BB and Dauer both have brought this "prosecuting attorney" idea forward (nothing Freudian about Jews and Attorneys now, is there?), so I think I have a basic handle on the idea. Interesting, the "red dressed fellow with the nasty pitch fork" was a foreign concept to Christianity until Dante writing around 1300 AD. It was a political satire intended as a sublime joke, but at a time when few could read and trusted the pulpit to steer them straight, I can't help but think some took advantage of the situation, deemed Dante's satire "inspired," and used it from then on to bully parishoners into submission.

    Dante Alighieri - Wikipedia, the free encyclopedia

    I missed the thread, and as I have little formal experience with Judaism, I wouldn't have anything of value to offer. Perhaps I could learn though. It sounds like you and I are on similar paths conceptually, although I am looking at deconstructing Christianity. While I haven't given your path much consideration, I am tempted to believe that my path should be the more difficult because of the deliberate convolution that has taken place over time. Judaism seems to me to have retained its cultural sense of identity in exile, persecution seems to have served to strengthen Judaism. I cannot make the same statement about Christianity without some serious caveats. Even during the Roman persecutions I think Christianity likely morphed into some clever permutations in an effort to blend in while simultaneously trying to "separate from the world."

    I realize the Roman persecutions were fickle, and it is common knowledge of throwing Christians to the lions, for example...was this done to the Jews as well? Don't get me wrong, I understand the Romans booted the Jews from their homeland circa Bar Kochba, the razing of the Temple what?, 60 or so years earlier. So I am not trying to make this a comparison, but I am wondering what role the Roman government had in distinguishing the Christians from the Jews early on? As far as I know, Nero persecuted the Christians for the burning of Rome, not the Jews. Please correct me if I have missed something.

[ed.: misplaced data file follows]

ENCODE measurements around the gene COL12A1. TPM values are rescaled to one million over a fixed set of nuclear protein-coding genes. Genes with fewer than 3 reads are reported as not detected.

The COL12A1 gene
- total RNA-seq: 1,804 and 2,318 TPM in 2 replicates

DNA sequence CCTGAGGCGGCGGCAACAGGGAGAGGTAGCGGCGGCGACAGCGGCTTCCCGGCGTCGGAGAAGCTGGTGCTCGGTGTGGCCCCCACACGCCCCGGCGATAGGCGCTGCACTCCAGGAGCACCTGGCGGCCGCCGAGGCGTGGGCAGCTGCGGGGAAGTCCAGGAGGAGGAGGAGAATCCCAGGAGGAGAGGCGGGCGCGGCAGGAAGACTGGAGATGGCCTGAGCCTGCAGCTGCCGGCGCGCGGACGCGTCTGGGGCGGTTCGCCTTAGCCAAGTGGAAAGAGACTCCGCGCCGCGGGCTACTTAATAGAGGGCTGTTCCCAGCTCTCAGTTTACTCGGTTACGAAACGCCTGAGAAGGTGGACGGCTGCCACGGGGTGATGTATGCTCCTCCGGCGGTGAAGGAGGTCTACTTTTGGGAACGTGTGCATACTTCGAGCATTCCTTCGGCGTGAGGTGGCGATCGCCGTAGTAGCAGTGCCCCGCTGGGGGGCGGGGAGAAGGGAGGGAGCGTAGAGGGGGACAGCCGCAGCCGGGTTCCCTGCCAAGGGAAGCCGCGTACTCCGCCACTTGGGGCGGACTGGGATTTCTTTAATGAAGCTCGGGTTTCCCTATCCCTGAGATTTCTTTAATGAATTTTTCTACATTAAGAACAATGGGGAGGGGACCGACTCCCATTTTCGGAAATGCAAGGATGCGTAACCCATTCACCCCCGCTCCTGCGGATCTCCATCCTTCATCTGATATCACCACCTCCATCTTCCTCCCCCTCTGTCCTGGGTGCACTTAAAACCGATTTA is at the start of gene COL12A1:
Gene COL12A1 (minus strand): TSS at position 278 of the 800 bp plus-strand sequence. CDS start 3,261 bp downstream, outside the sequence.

Good question.

    I think like so much in our preferred mythologies that heaven, hell and Satan have become stylized and idealized. They are representative, images or idols if you will, that we have symbolically given weight to. That weight is ostensibly ethical and moral, but I think after how many thousand years (almost two for Christians, certainly more for Jews) that weight has also taken on some additional considerations...what was meant as allegory and metaphor has become a distinct literal promise of mansions within mansions. Certainly Satan may well be a prosecuting attorney, just another angel with a dirty job no one else really wants (but hey! somebody's got to do it!). Hell may well be no more than a hole in the dirt.